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About Pierre-Yves Saumont

Pierre-Yves Saumont
Pierre-Yves Saumont is an R&D software engineer at Alcatel-Lucent Submarine Networks. He wrote Le guide du développeur Java (1999), the first French book published on Java programming.

Stack safe recursion in Java

stack_safe_recursion_in_Java_ebook In this article, excerpted from the book Functional Programming in Java, I explain how to use recursion while avoiding the risk of a StackOverflow Exception.

Corecursion is composing computing steps by using the output of one step as the input of the next one starting with the first step. Recursion is the same operation, but starting with the last step. In this case, we have to delay evaluation until we encounter a base condition (corresponding to the first step of corecursion).

Let’s say we have only two instructions in our programming language: incrementation (adding 1 to a value) and decrementation (subtracting 1 from a value). Let’s implement addition by composing these instructions.

Corecursive and recursive addition examples

In order to add two numbers, x and y, we can do the following:

  • if y == 0, return x
  • otherwise, increment x, decrement y and start again.

This may be written in Java as:

static int add(int x, int y) {
  while(y > 0) {
    x = ++x;
    y = --y;
  }
  return x;
}

or simpler:

static int add(int x, int y) {
  while(y-- > 0) {
    x = ++x;
  }
  return x;
}

Note that there is no problem with using the parameters x and y directly, since in Java, all parameters are passed by value. Also note that we have used post decrementation to simplify coding. We could however have used pre decrementation by slightly changing the condition, thus switching form iterating from y to 1 to iterating from y‑1 to 0:

static int add(int x, int y) {
  while(--y >= 0) {
    x = ++x;
  }
  return x;
}

The recursive version is trickier, but still very simple:

static int addRec(int x, int y) {
  return y == 0
      ? x
      : addRec(++x, --y);
}

Both approaches seem to work but if we try the recursive version with big numbers, we may get a surprise. Although

addRec(10000, 3);

produces the expected result 10003, switching the parameters, like this:

addRec(3, 10000);

produces a StackOverflowException.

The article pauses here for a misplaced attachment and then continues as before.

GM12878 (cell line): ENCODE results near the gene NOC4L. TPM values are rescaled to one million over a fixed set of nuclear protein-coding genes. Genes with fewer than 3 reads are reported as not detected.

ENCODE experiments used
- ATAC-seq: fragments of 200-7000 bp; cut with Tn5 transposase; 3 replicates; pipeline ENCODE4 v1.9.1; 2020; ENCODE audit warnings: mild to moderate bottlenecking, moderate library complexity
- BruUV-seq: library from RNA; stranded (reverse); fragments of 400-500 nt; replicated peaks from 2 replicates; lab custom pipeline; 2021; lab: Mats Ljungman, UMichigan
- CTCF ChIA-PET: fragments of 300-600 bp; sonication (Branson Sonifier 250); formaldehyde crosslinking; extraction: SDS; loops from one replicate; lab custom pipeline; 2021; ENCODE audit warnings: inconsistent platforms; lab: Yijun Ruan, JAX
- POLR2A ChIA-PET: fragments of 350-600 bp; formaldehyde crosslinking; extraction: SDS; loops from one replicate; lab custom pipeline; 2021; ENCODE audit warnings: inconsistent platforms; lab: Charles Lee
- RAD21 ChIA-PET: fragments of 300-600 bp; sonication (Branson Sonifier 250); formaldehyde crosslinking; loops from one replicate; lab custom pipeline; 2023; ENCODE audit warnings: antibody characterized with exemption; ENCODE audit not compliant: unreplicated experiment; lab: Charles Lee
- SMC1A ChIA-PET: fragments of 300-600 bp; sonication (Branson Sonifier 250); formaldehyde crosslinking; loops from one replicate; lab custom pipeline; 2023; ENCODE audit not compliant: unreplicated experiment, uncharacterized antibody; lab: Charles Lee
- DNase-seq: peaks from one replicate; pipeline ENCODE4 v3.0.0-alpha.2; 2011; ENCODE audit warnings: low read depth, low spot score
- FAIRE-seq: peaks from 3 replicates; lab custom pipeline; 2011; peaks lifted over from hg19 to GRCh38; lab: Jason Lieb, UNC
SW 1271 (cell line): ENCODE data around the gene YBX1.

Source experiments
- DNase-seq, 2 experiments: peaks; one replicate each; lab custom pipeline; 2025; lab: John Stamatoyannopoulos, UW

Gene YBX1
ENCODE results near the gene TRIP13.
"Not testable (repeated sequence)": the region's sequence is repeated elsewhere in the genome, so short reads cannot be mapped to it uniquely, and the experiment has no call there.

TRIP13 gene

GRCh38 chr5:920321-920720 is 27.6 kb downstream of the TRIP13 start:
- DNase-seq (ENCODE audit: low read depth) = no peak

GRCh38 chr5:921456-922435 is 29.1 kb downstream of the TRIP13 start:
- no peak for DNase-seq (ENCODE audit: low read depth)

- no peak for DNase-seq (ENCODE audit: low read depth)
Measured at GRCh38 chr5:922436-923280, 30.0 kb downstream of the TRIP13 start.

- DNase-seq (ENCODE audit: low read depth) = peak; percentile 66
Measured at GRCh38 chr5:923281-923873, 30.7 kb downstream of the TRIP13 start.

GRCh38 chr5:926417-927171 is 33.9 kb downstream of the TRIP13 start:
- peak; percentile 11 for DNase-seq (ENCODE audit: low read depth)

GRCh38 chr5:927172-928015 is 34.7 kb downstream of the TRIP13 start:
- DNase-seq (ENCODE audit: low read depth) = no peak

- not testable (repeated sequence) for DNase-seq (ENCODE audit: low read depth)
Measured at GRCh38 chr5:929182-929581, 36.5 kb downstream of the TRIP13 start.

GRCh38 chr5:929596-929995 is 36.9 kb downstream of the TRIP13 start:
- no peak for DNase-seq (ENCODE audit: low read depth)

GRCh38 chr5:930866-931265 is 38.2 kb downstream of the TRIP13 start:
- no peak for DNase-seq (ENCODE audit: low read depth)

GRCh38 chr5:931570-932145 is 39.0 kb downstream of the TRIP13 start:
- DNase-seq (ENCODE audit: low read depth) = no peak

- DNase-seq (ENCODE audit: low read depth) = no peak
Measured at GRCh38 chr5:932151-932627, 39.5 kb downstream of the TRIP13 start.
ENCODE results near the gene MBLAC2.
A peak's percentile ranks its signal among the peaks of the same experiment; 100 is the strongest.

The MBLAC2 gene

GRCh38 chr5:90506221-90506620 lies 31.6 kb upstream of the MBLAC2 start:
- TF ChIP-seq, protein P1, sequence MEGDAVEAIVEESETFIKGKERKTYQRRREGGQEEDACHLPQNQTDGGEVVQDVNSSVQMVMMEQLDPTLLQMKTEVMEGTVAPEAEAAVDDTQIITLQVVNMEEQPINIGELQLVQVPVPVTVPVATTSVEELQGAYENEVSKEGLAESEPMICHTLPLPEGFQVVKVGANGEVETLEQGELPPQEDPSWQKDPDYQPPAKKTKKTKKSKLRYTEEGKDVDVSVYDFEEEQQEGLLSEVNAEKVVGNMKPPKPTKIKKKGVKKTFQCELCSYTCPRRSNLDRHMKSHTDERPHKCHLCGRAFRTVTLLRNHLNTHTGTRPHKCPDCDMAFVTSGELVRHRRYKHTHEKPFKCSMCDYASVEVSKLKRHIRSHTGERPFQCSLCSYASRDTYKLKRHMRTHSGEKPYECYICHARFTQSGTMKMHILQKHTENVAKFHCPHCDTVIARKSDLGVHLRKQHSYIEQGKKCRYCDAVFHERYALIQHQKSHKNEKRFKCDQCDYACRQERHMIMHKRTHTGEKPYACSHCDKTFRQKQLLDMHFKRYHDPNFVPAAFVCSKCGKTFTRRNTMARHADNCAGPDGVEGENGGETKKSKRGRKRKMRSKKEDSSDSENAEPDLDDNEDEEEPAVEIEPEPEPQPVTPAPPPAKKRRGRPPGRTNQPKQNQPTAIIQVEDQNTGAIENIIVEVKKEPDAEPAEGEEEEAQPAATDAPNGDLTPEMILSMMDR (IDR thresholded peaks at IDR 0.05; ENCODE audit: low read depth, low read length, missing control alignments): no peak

How is recursion implemented in Java?

To understand what’s happening, we must look at how Java handles method calls. When a method is called, Java suspends what it is currently doing and pushes the environment on the stack to make place for the called method execution. When this method returns, Java pops the stack to restore the environment and resume program execution. If we call one method after the other, the stack will always hold at least one of these methods call environment.

But methods are not only composed by calling them one after the other. Methods call methods. If method1 calls method2 as part of its implementation, Java again suspends method1 execution, pushes the current environment on the stack, and starts executing method2. When method2 returns, Java pops the last pushed environment from the stack and resume execution (of method1 in our case). When method1 completes, Java pops again from the stack and resume what it was doing before calling this method.

Of course, method calls may be deeply nested. Is there a limit to method nesting depth? Yes. The limit is the size of the stack. In current situations, the limit is somewhere around a few thousands of levels, although it is possible to increase this limit by configuring the stack size. However, the same stack size is used for all threads, so increasig the stack size for a single computation will generally waste space. Default stack size varies between 320k and 1024k depending on the version of Java and the system used. For a 64 bits Java 8 program with minimal stack usage, the maximum number of nested method calls is about 7 000. Generally, we don’t need more, excepted in very specific cases. One such case is recursive method calls.